This post is the fourth part of a six-part series including:
3 Simple Ways to Reduce Your Exposure to Toxins (AND Be An Earthkeeper for Your Environment)
Food is medicine. What you put into your body becomes you, based on both the nutrients and the energy of the preparation. I don’t believe that there is one diet that serves everyone equally, but I do believe that whether you are a vegetarian, vegan, or an omnivore, you need to eat healthy, sustainable sources of food.You wouldn’t go to a gas station and fill up your unleaded car with diesel fuel, right? You know that if you did that, you would ruin your car, and it wouldn’t run anymore. So why would you fuel your body with processed, unhealthy foods? Processed, additive-heavy foods aren’t what our bodies were intended to “run” on long-term, and they won’t last too long if that’s primarily what we eat.
Try to eat organic, non-GMO, non-processed whole foods as much as possible. If you aren’t able to purchase all organic fruits and vegetables, prioritize the high-pesticide-residue ones listed on the Environmental Working Group’s “Dirty Dozen” List. In addition to considering the vitamins in your food, it’s also a good idea to eat mineral heavy foods too, such as sea salt, seaweed, and green leafy vegetables. As for drinks, limit the amount of alcohol, caffeine, and sugary drinks (including fruit juices) you drink. Sometimes making changes in what we eat can seem too overwhelming. If that’s the case, just pick one or two changes to start with and add more once your initial changes are well established.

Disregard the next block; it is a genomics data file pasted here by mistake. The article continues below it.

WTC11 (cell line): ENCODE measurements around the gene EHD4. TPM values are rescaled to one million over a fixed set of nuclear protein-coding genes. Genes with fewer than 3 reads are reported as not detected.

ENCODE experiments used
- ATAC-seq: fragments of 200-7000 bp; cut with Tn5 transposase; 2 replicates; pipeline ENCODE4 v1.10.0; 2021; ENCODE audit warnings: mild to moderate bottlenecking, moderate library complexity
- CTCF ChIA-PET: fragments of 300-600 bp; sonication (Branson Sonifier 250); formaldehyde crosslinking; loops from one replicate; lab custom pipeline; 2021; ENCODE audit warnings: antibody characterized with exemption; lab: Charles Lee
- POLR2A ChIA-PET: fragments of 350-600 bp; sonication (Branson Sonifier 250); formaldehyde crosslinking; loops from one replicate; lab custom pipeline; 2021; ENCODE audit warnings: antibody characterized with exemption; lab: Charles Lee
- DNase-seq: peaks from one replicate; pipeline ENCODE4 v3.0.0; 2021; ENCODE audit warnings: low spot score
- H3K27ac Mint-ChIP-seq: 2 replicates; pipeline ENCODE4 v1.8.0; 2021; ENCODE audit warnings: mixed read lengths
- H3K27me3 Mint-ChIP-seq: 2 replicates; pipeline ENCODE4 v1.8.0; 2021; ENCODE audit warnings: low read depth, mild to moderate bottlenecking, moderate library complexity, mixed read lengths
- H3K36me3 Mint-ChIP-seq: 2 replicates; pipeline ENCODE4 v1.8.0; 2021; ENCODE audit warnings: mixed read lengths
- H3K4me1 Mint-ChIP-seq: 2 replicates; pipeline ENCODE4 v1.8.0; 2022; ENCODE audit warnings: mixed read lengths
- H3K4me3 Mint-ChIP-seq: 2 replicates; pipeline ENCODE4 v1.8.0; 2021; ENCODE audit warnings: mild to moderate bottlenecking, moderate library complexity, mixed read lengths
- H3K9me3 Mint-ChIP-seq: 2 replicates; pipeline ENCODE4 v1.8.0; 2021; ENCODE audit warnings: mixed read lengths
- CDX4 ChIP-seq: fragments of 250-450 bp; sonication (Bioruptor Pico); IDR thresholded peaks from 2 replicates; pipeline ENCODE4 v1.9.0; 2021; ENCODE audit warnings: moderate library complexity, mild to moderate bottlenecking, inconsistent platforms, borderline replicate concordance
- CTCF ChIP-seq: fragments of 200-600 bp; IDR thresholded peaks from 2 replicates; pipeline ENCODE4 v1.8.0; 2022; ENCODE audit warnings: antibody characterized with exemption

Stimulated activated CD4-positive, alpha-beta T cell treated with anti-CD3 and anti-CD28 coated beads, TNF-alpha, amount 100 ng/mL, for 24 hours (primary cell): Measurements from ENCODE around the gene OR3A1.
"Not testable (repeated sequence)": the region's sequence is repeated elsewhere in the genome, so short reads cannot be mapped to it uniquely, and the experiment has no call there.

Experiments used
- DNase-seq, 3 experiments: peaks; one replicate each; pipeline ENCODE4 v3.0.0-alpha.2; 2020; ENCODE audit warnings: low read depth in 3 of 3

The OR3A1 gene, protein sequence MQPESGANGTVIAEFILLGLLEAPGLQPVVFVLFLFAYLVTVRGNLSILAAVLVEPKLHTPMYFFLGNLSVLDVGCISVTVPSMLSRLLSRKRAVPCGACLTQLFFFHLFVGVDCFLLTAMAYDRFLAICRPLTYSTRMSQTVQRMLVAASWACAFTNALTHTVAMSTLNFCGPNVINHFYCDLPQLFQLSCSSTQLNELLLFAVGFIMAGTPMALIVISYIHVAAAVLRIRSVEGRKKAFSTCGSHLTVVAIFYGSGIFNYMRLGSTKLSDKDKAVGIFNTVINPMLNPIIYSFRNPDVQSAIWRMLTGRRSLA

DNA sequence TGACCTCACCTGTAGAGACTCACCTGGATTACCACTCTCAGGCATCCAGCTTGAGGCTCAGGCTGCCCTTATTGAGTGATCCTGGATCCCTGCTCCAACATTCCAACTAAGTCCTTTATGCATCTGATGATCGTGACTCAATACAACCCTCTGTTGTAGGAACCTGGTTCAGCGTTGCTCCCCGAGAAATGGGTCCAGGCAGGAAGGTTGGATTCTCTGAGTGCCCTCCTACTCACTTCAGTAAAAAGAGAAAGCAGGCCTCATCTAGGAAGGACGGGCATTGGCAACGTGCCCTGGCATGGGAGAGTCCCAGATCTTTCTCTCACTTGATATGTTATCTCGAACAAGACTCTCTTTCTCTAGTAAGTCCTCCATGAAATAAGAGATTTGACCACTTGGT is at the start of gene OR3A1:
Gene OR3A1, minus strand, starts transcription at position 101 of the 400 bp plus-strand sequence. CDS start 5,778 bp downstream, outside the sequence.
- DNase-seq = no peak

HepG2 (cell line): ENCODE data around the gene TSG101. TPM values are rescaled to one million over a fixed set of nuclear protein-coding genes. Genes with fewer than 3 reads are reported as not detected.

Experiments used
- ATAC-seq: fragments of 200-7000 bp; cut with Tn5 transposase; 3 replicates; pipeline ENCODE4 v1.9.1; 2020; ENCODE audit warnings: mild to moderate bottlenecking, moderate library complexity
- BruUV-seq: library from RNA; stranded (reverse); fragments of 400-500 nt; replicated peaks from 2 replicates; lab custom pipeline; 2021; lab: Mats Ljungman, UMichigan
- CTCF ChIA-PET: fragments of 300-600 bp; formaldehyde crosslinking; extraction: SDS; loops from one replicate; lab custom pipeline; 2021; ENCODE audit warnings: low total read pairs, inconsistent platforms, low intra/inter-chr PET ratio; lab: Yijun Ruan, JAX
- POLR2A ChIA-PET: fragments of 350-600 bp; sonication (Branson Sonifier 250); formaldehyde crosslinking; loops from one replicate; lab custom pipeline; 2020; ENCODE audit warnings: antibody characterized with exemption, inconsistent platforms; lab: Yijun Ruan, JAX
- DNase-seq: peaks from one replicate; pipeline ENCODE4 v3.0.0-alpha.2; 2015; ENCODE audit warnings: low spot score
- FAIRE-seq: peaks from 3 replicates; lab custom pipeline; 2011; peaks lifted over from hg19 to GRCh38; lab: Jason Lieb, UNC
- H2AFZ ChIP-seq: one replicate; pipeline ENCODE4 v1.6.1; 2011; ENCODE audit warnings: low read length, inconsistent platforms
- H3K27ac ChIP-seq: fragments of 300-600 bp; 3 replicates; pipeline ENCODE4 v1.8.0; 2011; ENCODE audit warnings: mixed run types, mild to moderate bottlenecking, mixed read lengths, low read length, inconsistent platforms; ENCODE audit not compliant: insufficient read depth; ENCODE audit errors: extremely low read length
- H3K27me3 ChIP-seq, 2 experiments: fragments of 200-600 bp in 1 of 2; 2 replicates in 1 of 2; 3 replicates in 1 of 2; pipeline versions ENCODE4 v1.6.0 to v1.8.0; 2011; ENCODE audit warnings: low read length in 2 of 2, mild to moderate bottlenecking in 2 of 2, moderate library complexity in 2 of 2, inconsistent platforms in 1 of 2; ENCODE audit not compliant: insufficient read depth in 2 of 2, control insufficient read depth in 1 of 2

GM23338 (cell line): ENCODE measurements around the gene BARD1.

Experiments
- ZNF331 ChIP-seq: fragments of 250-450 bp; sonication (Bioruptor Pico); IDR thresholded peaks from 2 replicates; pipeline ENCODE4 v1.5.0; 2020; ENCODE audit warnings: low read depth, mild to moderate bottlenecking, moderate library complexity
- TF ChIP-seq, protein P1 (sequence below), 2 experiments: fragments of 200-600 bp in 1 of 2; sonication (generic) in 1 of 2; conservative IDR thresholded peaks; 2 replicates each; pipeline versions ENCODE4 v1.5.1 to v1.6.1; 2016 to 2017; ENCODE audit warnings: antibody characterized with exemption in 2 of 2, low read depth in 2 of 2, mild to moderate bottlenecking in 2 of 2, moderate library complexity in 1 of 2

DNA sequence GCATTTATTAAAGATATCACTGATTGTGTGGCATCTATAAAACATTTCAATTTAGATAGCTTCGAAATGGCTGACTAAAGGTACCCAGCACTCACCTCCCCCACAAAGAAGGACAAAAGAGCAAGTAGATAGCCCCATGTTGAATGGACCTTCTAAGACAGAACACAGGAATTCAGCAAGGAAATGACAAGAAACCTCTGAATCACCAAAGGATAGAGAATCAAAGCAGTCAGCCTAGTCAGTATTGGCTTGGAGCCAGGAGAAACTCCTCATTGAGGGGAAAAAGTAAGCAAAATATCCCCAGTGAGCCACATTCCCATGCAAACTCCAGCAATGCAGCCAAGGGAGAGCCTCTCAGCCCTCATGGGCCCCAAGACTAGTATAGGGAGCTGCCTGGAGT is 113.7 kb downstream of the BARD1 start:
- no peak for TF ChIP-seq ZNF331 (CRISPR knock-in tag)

One area of eating that’s vital to staying young, but which can be confusing to most people, is how to get the proper ratio of essential fatty acids in your diet. We need proper ratios of Omega-3, -6, and -9, but how do we get them? Which oils are best to use when cooking, and how much should you eat per day? Because this issue is so important but baffling, I’ve dedicated an entire chapter on this topic alone in my new book, 30 Days to a Healthier, Vibrant, Younger You.
Eliminating foods that may be adding inflammation to your system may also help you reign in health problems. My clients often find that their mood and health challenges (including allergies, asthma, ADD/ADHD and eczema) dramatically improve once they reduce or eliminate, dairy, sugar, food additives, and/or red meats from their daily diet. I recently healed myself a sudden break-out of eczema by re-examining what I was eating and eliminating red meat.
Stress can definitely impact what and how you eat, so keeping a handle on your stress levels will also help you eat better. Stress raises hormone levels (particularly cortisol) that often make us crave sugary, fatty foods. If this sounds like you, there’s a special section on overcoming sweet cravings in my book, 30 Days to a Healthier, Vibrant, Younger You, that you won’t want to miss!
Stress also means we have less time to prepare foods properly and might be tempted to go for more convenient, less healthy foods, including fast-food, take-out, or microwaved foods. Sometimes we simply eat more when stressed to avoid dealing with the anger, sadness, boredom, or other emotions that are stressing us out in the first place.
Many of us only think about what we eat and not how we prepare it or how we eat it. How you mentally prepare your food (or it is prepared for you) is essential though. Ingesting a meal when stressed out or when you’re angry at someone means that you’re “ingesting” those negative emotions as well, so always prepare and eat your food with lots of joy and love.
For more detailed info on how to start making easy healthy changes to your diet today, check out my book, 30 Days to a Healthier, Vibrant, Younger You.
Here’s to eating clean and keeping our bodies running strong! Bon appetite!